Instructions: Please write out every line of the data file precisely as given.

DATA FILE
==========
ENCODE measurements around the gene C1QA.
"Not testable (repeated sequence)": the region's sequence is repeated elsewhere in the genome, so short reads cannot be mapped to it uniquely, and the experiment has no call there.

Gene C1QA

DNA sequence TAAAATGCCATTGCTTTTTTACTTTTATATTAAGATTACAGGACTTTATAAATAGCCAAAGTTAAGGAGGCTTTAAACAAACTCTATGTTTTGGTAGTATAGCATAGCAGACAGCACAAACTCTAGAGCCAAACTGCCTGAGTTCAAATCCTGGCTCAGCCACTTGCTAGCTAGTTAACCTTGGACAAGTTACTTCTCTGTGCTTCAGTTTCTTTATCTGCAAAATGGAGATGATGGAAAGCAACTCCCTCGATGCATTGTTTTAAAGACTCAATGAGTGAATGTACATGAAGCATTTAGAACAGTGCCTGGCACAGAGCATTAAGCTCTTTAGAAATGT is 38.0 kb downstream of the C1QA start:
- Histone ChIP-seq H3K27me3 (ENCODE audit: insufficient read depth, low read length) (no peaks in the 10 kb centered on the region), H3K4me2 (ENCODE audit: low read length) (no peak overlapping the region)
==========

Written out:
ENCODE measurements around the gene C1QA.
"Not testable (repeated sequence)": the region's sequence is repeated elsewhere in the genome, so short reads cannot be mapped to it uniquely, and the experiment has no call there.

Gene C1QA

DNA sequence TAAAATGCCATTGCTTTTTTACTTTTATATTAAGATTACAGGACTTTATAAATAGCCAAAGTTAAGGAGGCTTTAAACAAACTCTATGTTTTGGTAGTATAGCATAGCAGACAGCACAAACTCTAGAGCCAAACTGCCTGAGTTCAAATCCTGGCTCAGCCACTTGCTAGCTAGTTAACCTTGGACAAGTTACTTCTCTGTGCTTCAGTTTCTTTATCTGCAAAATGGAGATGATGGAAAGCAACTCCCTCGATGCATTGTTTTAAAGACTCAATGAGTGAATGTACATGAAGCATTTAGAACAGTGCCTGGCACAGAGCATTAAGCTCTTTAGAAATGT is 38.0 kb downstream of the C1QA start:
- Histone ChIP-seq H3K27me3 (ENCODE audit: insufficient read depth, low read length) (no peaks in the 10 kb centered on the region), H3K4me2 (ENCODE audit: low read length) (no peak overlapping the region)